The HEAD Boom racquets have been revealed and here is my HEAD Boom MP review. A racquet that will appeal to a wide group of players.
This HEAD Boom MP review is done over a longer period of time, since I’ve been able to play with the prototype racquet for quite a while. The racquet has a lower swing weight than what I usually like, so it took some time to dial in the string setup. In the Boom Pro, I have enjoyed HEAD Lynx Tour, but on my list of upcoming reviews is a new string from the German company Grapplesnake called Tour M8. I must say that the first impressions of this string and the Tour Sniper are very positive, but a full review focused on the strings to come.
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|Head Size: 100 in / 645.16 cm|
|Length: 27in / 68.58cm|
|Strung Weight:11.1oz / 315g|
|Balance: 12.87in / 32.69cm / 5 pts HL|
|Beam Width: 23.5mm / 24.5mm / 23.5mm
(Factory target: 24mm/straight)
My unstrung specs were 292g (instead of the listed 295g), 31.3 cm balance (31.5 cm) and a 276 SW.
I strung the racquet up with Grapplesnake Tour M8 and got the following strung specs:
310g, 32.4 cm balance and a swing weight of 306. This sounds pretty low and the racquet does lack some stability against heavy hitters, but it works fine against slower balls.
I have actually used and enjoyed this racquet in stock form (added a dampener to get the SW up to 310) and played some good tennis with it. Next up is to do what I did with the prototype to improve the performance: customize and add some lead tape.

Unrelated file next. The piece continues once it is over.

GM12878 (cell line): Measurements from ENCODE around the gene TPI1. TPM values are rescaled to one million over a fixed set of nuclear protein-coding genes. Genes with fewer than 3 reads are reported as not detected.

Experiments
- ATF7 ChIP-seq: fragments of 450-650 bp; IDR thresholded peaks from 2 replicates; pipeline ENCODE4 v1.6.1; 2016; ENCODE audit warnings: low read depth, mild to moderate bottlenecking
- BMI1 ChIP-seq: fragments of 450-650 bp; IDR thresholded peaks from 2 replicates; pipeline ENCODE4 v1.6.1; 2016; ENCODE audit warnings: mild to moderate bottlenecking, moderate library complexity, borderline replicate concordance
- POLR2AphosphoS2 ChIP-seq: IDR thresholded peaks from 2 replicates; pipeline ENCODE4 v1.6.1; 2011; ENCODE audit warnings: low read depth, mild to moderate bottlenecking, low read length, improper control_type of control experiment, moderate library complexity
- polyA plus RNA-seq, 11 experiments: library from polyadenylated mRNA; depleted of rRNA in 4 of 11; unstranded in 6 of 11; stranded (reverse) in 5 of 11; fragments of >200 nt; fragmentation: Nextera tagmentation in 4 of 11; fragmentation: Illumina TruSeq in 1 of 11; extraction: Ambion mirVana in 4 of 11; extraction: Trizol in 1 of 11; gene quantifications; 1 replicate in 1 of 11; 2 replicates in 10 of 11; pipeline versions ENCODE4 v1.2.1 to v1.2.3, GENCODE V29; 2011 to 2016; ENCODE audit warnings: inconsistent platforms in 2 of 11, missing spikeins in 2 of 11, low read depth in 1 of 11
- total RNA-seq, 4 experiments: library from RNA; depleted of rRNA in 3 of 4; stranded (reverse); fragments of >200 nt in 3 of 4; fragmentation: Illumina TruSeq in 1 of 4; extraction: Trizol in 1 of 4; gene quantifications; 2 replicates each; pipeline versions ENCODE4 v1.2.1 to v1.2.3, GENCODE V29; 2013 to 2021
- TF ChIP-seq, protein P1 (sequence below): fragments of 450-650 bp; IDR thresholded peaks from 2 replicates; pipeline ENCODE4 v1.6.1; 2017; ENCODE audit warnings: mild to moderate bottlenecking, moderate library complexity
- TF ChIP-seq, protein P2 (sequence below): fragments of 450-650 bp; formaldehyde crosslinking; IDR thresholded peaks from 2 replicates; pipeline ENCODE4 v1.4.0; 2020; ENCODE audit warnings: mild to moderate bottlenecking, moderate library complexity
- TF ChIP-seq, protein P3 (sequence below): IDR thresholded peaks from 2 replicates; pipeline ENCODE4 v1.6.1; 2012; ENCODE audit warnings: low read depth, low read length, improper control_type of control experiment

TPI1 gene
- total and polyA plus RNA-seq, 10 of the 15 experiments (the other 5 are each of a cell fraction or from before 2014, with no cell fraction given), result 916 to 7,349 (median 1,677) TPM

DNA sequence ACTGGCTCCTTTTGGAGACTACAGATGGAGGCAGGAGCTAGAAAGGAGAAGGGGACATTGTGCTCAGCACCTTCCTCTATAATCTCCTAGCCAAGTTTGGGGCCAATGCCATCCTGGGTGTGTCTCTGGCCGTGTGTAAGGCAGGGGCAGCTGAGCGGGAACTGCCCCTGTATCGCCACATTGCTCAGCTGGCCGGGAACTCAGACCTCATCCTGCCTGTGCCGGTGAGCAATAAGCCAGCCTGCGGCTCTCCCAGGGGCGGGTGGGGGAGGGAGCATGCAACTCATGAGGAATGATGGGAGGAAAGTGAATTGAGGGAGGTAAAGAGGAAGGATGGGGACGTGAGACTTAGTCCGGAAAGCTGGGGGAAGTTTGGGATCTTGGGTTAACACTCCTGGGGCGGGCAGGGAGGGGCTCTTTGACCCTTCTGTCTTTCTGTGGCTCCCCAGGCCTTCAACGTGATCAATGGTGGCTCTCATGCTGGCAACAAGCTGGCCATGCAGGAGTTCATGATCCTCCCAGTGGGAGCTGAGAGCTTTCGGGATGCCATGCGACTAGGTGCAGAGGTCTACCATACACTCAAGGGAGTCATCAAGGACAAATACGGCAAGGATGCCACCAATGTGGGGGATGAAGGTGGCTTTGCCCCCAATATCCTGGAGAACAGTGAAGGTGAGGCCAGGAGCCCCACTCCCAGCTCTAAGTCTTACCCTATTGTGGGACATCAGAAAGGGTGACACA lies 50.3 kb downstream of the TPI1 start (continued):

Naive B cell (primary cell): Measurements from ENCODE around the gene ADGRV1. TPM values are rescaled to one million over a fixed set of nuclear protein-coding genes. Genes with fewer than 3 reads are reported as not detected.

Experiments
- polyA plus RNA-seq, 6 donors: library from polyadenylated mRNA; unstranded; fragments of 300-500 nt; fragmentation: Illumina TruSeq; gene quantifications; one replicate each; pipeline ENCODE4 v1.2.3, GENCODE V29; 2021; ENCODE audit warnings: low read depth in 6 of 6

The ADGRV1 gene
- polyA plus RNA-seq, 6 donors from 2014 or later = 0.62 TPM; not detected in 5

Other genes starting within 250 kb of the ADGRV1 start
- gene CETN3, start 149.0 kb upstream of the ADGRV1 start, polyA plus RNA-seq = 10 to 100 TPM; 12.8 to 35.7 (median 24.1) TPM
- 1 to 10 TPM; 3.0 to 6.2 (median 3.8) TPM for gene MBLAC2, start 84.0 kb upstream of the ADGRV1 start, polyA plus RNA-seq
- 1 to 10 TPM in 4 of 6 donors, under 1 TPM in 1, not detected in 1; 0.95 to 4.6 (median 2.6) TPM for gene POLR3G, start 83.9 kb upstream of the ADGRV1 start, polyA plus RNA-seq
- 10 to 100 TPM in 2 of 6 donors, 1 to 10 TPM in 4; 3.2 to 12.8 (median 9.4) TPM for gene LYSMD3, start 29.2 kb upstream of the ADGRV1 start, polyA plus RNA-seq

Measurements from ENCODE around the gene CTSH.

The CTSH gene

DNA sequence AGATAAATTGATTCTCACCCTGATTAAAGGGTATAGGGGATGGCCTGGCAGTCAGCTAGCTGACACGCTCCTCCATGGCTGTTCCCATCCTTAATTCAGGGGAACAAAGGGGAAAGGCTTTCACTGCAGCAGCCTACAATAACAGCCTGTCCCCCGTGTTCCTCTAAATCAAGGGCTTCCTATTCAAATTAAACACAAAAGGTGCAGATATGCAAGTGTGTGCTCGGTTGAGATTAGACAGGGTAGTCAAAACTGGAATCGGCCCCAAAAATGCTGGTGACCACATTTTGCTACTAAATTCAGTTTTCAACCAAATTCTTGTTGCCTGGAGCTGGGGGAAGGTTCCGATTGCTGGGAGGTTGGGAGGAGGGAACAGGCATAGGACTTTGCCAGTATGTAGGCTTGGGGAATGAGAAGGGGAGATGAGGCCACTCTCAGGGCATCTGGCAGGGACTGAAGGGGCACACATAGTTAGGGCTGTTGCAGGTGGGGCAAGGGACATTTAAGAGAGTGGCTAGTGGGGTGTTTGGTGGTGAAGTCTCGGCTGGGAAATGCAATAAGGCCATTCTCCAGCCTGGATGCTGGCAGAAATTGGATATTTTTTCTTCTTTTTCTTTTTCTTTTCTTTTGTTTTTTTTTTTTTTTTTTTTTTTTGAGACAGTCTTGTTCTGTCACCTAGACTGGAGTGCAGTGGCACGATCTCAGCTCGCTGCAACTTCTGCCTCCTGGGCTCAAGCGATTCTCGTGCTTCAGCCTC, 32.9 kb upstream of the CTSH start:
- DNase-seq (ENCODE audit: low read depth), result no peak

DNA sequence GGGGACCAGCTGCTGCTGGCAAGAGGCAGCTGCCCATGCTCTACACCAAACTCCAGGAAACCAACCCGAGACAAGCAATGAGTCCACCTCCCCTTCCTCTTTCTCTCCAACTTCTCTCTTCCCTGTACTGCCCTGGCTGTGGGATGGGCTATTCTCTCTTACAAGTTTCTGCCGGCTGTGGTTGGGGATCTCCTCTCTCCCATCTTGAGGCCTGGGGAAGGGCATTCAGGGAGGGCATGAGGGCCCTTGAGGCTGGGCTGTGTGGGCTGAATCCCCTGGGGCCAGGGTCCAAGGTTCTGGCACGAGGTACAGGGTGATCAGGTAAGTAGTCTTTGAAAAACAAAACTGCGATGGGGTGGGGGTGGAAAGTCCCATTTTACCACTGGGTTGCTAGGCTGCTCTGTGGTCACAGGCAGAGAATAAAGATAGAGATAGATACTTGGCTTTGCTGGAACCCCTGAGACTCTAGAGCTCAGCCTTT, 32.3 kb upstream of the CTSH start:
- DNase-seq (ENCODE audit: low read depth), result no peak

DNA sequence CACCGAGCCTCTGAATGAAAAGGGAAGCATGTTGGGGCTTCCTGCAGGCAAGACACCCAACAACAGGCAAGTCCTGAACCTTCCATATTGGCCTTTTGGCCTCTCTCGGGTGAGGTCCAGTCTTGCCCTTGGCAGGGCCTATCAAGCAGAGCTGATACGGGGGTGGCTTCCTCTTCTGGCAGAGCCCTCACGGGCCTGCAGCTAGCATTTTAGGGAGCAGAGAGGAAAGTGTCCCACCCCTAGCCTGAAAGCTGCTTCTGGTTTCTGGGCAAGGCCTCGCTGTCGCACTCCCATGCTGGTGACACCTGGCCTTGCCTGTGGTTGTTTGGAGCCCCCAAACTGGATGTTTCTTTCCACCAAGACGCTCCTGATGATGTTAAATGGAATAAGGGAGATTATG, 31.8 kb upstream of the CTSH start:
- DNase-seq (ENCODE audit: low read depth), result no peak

These are the technologies advertised along with the claimed benefits.
Morph beam = elongated box beam shaft
Graphene 360+ = power and stability
Auxetic = a flexible construction in the yolk to optimize ball feedback
How does it play?
The racquet swings fast! You can really get your racquet head speed to feel “pro level” with this racquet, but, as always, achieving clean contact will the challenge.
The power level is not all the way up to other power racquets but rather more in line with the Speed MP in my opinion. The 64 strung stiffness makes the racquet arm-friendly and I haven’t struggled with any harshness to my arm. The feel is above average for power racquets and it’s overall a fun racquet to play with.
The racquet is designed for the modern game where most players hit higher up in the sweet spot. That’s the whole idea with the distinct head shape (think Yonex) and it seems to work as intended. The sweet spot feels generous, but at times I wish for a little more weight. But you don’t want to slap on too much lead tape because then the racquet becomes too powerful and obviously more difficult to maneuver. It’s always a balance.
I found that the racquet offered good power when needed, not all the way to a Pure Drive or even the HEAD Instinct, but enough for most intermediate to advanced players. The Boom MP is definitely focused on the intermediate segment, but with a spinny and modern technique and some customization – this can also work for advanced players.
Pros and Cons
+ Power, but not too much
+ Good comfort for the category
+ Above average feel
+ Pretty forgiving
– Lacks some stability in stock form
– Not for players looking for pinpoint precision
Overall I’m pretty taken by the Boom racquets, both the MP and the Pro. In the beginning I wasn’t sure I would like them, but the more I play with them, the more I enjoy them, which is the best sign of an excellent racquet.
I will update this review if I find out something more when I customize the retail edition of the Boom MP. Make sure to keep checking Tennisnerd or subscribe to my social media channels like Instagram or YouTube.